グローバル・リーダーシップ・プログラム Global Leadership Program

Greeneration Indonesia: Dealing with Waste Is Not Wasting Your Time


Kana Toriumi
Johanes Kristianto
Kyohei Nishiyama


Human civilization has progressed greatly during the last few hundred years. We have recently experienced the advancement of almost all aspects in our life, such as science, technology, and economy. However, behind every progress there will always be drawbacks. One of the general problems that humankind is facing is waste or garbage.

With the increasing number of world population, waste emission has also experienced a parallel situation. Naturally this phenomenon is not something to be proud of. Most of the time waste brings problems and disadvantages to the people and the planet. This situation will be worsened if there are no concrete actions and solutions with respect to the waste issues.

In Indonesia itself, as a developing country, waste issues are often neglected and becoming a lesser priority. This is a bit ironic, considering Indonesia is the world’s fourth most populous country which means that a gigantic number of wastes will most likely be produced from that humongous population. Polluted and clogged rivers cause annual floods across the archipelago. Over-capacity landfills that are unpleasant to the eye produce horrible smell and promoting the spread of diseases. Those two are just a few examples of how detrimental waste can affect the people and environment when it goes unchecked.

Polluted Citarum River, West Java, Indonesia Photo credit: http://static.lexpress.fr/medias_9538/w_1320,c_limit,g_north/v1398114451/endroits-les-plus-pollues-1_4883679.jpg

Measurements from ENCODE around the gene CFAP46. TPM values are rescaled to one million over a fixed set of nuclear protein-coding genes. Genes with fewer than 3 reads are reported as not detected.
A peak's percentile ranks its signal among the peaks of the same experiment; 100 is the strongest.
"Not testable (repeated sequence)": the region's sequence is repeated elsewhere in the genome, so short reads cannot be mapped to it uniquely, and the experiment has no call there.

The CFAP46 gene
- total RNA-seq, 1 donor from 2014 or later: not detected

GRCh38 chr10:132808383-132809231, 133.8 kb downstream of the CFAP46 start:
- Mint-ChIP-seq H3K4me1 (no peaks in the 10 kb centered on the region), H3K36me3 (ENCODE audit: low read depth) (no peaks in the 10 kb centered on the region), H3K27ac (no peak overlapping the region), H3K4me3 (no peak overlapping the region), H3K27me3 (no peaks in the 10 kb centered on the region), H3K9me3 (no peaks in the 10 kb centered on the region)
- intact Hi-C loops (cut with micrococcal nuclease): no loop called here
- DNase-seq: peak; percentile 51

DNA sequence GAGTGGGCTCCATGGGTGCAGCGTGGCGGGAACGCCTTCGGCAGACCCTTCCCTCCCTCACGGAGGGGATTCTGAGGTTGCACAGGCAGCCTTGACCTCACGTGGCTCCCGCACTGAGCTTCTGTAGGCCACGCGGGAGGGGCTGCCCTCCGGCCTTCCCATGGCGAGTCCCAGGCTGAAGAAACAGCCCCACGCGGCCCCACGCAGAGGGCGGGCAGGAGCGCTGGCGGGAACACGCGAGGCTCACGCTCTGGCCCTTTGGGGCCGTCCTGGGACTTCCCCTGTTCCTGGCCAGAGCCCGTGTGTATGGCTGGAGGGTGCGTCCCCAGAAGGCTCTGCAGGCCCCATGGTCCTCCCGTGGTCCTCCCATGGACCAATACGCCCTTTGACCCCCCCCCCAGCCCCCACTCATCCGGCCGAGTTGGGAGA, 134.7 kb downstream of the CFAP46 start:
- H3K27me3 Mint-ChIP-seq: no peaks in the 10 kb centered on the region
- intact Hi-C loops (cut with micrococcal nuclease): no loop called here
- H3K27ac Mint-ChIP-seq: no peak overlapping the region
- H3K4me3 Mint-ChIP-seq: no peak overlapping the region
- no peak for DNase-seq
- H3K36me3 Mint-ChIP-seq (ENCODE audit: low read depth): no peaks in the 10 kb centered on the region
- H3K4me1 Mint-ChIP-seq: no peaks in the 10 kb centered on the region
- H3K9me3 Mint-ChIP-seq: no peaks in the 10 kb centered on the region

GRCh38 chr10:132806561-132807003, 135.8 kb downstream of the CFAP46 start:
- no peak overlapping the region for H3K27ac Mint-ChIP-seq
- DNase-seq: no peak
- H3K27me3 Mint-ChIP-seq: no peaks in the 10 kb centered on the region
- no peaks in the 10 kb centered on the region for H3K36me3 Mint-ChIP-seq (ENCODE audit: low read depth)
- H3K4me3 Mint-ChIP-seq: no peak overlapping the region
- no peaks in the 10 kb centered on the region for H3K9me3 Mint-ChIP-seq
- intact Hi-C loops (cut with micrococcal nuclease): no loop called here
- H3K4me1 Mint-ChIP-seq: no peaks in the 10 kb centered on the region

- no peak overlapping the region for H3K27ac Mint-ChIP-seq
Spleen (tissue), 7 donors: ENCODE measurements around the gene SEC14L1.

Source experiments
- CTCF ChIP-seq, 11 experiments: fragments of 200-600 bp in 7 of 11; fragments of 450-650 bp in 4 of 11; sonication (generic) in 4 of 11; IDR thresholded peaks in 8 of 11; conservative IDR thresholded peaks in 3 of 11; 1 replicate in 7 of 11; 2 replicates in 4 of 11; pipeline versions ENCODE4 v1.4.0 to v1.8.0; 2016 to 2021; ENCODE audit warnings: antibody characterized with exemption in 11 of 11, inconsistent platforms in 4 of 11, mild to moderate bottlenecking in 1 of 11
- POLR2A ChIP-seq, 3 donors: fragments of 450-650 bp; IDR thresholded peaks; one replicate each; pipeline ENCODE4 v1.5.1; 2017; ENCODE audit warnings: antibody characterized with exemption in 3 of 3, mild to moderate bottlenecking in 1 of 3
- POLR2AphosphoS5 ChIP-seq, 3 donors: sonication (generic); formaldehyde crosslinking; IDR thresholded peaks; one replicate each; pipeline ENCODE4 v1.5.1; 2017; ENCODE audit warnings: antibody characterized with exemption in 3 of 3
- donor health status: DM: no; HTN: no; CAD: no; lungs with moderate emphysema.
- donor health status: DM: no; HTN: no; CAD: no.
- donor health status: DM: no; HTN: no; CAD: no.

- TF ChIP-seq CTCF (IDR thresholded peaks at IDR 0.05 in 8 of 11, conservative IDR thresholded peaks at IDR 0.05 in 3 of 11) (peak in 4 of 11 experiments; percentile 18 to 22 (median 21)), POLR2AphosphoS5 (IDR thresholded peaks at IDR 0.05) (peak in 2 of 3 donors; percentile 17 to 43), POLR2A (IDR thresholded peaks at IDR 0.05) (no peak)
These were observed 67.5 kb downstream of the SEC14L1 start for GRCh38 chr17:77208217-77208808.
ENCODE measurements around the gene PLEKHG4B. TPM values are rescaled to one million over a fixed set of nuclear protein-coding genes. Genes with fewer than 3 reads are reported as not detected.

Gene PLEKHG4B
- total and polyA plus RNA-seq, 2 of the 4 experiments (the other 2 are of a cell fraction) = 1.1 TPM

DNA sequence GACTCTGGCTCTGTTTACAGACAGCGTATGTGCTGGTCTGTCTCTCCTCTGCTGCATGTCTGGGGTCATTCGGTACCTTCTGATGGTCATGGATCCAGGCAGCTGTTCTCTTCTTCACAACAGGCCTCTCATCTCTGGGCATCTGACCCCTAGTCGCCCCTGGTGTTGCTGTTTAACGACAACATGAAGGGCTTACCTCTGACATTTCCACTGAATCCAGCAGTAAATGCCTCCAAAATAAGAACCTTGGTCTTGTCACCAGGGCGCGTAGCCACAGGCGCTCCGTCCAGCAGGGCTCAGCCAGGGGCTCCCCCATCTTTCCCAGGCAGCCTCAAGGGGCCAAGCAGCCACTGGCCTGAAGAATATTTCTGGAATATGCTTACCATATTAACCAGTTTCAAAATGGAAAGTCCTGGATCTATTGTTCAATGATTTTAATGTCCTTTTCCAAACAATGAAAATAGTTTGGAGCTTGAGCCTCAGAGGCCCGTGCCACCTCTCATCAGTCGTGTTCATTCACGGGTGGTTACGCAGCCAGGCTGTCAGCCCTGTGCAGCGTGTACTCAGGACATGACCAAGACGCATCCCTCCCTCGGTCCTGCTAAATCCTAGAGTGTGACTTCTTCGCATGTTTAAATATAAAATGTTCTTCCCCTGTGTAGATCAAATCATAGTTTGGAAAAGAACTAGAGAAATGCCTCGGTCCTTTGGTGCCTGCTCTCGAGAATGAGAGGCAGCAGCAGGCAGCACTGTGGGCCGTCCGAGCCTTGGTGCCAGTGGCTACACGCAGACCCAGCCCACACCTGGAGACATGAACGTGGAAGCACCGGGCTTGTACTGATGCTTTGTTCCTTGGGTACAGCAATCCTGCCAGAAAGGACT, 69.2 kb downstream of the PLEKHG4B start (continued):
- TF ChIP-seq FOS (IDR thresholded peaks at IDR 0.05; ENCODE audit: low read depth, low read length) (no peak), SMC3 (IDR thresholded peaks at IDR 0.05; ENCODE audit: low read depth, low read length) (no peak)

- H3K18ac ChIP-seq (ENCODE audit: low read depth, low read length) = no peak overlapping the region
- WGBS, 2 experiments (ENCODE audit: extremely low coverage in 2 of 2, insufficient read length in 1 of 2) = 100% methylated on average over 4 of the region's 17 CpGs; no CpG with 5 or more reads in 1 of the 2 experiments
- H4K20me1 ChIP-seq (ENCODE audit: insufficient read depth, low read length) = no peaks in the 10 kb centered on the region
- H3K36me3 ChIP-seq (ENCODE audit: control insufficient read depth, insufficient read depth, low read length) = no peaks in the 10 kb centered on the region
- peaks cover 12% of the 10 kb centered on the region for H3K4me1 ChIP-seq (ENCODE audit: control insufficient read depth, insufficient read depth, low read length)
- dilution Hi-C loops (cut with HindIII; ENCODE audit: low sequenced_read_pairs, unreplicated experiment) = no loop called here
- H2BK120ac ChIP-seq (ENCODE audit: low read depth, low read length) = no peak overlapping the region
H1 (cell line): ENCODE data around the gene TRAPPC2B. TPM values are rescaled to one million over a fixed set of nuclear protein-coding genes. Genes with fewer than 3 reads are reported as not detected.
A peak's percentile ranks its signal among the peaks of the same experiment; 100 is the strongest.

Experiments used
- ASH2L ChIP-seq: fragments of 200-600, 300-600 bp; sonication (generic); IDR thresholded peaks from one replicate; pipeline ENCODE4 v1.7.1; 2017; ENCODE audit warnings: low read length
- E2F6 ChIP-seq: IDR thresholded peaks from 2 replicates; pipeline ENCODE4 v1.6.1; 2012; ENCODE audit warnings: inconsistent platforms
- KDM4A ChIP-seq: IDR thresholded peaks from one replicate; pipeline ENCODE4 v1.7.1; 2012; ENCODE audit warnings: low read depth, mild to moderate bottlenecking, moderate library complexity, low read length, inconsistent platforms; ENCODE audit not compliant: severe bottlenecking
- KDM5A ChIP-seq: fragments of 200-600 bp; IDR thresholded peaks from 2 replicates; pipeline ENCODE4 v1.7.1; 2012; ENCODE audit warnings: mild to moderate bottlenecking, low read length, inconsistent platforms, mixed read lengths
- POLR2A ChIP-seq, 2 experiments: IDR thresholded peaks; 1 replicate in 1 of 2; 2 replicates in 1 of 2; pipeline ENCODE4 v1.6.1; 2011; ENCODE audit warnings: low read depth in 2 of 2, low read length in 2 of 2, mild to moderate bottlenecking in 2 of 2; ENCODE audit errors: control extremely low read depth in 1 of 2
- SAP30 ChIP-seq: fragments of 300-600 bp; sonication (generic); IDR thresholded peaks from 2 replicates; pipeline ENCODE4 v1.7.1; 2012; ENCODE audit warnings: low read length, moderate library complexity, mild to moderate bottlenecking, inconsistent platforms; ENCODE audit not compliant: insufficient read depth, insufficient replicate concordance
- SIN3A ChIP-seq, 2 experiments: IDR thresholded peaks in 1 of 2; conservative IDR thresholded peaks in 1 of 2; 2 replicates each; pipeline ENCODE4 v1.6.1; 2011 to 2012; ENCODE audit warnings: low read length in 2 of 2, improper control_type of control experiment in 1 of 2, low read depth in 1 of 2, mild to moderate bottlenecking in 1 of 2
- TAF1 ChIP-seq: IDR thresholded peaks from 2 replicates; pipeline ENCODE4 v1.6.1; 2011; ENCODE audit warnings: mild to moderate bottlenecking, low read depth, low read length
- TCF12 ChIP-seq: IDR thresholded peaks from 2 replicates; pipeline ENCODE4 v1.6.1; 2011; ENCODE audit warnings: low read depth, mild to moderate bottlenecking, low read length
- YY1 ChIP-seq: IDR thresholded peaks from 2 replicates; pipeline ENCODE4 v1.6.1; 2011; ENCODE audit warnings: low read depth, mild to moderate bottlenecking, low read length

BBC news reported that Indonesia is the world’s second worst marine polluter after China. Plastic waste accounts for 90% of all global ocean waste. In Jakarta, the capital of Indonesia, each day around 6,270 tons of waste is produced, most of them are mixed (74% unseparated, 19% separated). A lot of Jakarta’s waste never makes anywhere near the landfill, instead into the river. This situation is worsened with the lack of awareness and education from the society about proper waste management and disposal. These terrifying facts have urged some concerned individuals to take action and pioneering waste awareness-related movement.

Greeneration Indonesia (GI) was established 2005 in Bandung. Realizing the dire potential environmental damage caused by waste, GI aims to educate and change the mindset of people, especially the younger Indonesian generations. GI has an expression of its own, which is to promote GAGE: “Green Attitude, Green Environment”. Moreover, GI has an ethical vision of 3P: People, Planet, and Profit. Through educating the people we can save the environment and at the same time empowering the society with green-economy activities that is sustainable and still profitable for future growth and prosperity.

Structure-wise, GI consists of 3 entities:
● GI Foundation
● GI Enterprise
● Waste4Change
GI Foundation acts as a “spirit container” that connects the main values and ideas of Greeneration Indonesia and envelops all other entities as a whole. Utilizing the so-called “REACTS” workflow, GI Foundation starts with research and education (RE) aimed to assess problems in the society and educate people with respect to the problems. Furthermore, to increase awareness in the society, GI Foundation often arrange action and campaign (AC) that involves public participation, such as the Headbagmob movement, held annually since 2008 in several Indonesian big cities.

Headbagmob Event (Photo credit: greeneration.org)